Fab abs: Sweden’s rippling bodies of work

Robert La Bua casts an eye over the multibillion-kronor industry behind the faces - and torsos - of Sweden's male models.

Fab abs: Sweden’s rippling bodies of work

It’s that time of year again when thoughts of carefree Scandinavian summer clotheslessness seem lightyears away from the reality out the window, which requires the very serious consideration of a winter wardrobe.

For some men, this is their favourite season—not because they enjoy another hibernal ‘unweather’, as the Swedes refer to a storm, but because they enjoy fashion. In Sweden especially, fashion is a topic of careful deliberation; any stroll down Birger Jarlsgatan in Stockholm or Avenyn in Gothenburg will tell you that.

Fops and dandies all—is it true? Sweden is a country where many men pay as close attention to their appearances as do women, much to the entertainment of their Nordic brethren; it is therefore not surprising that the male fashion industry is big business in Sweden. What may be surprising is just how big a business it is, and how one Swedish man in particular has been the embodiment of the universal masculine ideal for over a decade.

It seems Sweden is a rich source of top-quality maleness; several of the world’s most successful male models are Swedes. But don’t conjure any images of thick locks of blond hair framing angelic, fair faces—most of the beefcake comes wrapped in tall, dark, and handsome packages, with some packages more prominent than others.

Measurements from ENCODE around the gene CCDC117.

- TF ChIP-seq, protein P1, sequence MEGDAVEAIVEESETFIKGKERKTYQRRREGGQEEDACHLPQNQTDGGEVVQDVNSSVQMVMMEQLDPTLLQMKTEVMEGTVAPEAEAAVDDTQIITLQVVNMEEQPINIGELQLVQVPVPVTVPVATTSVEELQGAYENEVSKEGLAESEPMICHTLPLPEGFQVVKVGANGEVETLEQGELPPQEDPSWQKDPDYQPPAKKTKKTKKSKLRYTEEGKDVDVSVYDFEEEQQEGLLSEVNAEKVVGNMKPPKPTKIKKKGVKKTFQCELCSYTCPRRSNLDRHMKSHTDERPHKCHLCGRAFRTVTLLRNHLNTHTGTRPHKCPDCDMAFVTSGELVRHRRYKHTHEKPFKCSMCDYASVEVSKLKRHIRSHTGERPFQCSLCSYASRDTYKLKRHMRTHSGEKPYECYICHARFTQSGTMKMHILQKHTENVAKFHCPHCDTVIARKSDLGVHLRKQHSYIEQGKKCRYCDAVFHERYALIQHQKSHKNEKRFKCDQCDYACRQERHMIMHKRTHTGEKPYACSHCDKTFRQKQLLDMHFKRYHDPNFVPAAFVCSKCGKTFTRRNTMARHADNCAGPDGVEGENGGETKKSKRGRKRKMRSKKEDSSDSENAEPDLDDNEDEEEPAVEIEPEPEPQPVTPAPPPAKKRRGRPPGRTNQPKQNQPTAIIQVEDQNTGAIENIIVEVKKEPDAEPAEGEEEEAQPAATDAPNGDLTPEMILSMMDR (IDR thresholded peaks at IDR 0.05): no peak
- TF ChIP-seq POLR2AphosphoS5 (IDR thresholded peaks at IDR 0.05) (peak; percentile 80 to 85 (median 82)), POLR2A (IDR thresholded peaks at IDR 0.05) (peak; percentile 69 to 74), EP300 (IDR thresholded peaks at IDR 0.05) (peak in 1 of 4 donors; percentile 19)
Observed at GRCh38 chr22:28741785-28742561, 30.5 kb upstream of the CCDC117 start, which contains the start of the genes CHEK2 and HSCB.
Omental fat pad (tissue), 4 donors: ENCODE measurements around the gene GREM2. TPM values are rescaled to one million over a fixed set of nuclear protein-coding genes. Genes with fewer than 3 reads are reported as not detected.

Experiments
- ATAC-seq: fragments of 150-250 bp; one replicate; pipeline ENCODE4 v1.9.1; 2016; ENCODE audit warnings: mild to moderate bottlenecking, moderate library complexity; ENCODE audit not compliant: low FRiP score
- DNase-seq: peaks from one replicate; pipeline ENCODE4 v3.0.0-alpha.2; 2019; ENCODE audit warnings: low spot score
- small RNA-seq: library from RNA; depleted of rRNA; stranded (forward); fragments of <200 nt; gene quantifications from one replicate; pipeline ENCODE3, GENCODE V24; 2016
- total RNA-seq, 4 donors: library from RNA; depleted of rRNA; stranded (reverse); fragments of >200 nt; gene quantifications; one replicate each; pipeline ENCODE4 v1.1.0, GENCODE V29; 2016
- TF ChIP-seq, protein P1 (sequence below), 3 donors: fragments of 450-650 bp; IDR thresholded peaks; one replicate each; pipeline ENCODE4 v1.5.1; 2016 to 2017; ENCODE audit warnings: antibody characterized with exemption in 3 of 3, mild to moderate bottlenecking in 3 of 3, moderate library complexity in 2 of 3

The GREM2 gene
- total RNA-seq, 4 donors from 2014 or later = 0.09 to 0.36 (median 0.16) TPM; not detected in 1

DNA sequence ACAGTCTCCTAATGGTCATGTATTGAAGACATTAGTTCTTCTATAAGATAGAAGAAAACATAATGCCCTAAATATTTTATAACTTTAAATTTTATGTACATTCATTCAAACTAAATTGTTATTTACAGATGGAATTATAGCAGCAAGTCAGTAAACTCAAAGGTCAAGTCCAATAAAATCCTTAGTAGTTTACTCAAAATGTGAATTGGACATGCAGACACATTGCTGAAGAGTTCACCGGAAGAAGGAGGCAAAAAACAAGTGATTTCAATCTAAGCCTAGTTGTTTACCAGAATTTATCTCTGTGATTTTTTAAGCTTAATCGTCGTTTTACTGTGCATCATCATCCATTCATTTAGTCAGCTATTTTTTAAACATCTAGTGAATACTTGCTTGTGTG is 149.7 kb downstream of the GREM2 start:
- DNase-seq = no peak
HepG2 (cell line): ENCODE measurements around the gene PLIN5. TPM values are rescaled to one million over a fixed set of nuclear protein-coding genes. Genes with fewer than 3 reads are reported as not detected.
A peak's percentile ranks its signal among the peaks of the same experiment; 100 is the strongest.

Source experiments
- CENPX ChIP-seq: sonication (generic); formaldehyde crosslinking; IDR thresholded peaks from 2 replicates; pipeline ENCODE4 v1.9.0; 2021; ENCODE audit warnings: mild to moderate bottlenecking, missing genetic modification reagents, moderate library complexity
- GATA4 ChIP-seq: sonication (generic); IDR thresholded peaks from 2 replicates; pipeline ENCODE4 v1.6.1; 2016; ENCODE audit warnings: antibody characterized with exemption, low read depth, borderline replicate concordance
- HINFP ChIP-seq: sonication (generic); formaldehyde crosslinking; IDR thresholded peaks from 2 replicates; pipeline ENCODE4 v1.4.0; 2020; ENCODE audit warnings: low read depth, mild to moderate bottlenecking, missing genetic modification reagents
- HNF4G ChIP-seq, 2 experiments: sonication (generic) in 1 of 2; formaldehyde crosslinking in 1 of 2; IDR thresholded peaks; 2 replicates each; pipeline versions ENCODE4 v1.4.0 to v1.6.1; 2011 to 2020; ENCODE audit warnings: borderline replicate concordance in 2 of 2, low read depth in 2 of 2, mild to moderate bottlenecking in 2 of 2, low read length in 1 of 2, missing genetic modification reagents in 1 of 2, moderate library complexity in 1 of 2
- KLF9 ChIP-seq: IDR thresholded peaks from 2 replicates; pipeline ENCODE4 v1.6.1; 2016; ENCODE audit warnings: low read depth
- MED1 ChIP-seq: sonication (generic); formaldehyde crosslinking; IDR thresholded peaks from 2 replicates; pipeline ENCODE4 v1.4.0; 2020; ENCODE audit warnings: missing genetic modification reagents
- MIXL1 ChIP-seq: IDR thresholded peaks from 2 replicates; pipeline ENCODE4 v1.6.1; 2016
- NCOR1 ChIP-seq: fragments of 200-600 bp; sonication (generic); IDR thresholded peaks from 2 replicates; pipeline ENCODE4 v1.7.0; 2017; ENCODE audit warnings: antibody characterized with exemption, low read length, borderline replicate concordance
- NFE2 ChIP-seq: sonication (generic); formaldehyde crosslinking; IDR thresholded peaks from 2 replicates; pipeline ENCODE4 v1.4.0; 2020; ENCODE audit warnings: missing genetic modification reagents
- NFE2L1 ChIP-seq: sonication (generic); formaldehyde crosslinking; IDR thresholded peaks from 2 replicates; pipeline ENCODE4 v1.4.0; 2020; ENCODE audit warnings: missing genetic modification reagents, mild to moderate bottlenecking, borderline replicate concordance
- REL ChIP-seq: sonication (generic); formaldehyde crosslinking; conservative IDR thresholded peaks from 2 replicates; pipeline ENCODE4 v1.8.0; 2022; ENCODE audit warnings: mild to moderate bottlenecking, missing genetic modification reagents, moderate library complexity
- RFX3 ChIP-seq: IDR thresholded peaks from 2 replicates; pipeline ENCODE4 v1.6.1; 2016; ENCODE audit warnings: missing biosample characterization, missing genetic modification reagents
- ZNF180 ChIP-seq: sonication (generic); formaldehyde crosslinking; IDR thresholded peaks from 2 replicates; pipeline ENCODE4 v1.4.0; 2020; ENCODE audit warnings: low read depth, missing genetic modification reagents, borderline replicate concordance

Foremost among them is Marcus Schenkenberg, inaugural inductee into the Male Model Hall Of Fame, who singlehandedly redefined the standard of male beauty of the age, slimming the beefy and bulky muscle masses of the late 1980s into a more sinuous version for the 90s and 00s, a paradigm still the preferred norm in the industry, and Marcus remains the bench(press)mark of the ideal physique to this day.

He is the highest-paid male model in the world and his transcendence of fashion industry limits has earned him the status of world’s first male supermodel. He is also present in the mainstream consciousness as a name, a face, and a set of abdominals recognized by people who wouldn’t know an inseam from a Big Mac.

Not that he acts like a stereotyped celebrity in the least; an affably serene man with a background in Economics, Marcus knows exactly what he’s doing with his life. He’s never been shy about saying he works hard for the money, just like everyone else. He invests wisely and plans for future security. He is Swedish, after all.

There are others who followed in Schenkenberg’s footsteps. Alex Lundqvist is a perfect example of diligence paying off. Like Marcus, Alex’s career was nurtured by superstar photographer Bruce Weber; Alex’s GUESS? promotional campaign catapulted him from a pretty face to a pretty place atop the pile of goodlooking guys strutting their attitudes in print and on runways around the world.

Another Swede on a ‘quist’ for success in the modelling world is Julien Hedquist, who was born in Miami of Swedish and French parentage. Hedquist is yet another svensk kille who has what it takes to make people stop turning magazine pages and take notice. The face—and torso—of Dior’s Higher campaign, Julien went on to cause a stir with work for Boss and Gap.

Jack Ronnovius is famous for his ultradefined muscularity; Beiron Andersson, who these days finds himself behind the lens more often than in front, is still a physical force to be reckoned with.

If you consider tight-fitting genital slings to be fashion, then underclad football star Mr F. Ljundberg figures among the most famous models in the world, endowed with a prominence way off the Swedometer of recognition thanks to the Calvin Klein smalls he presents so well to the world.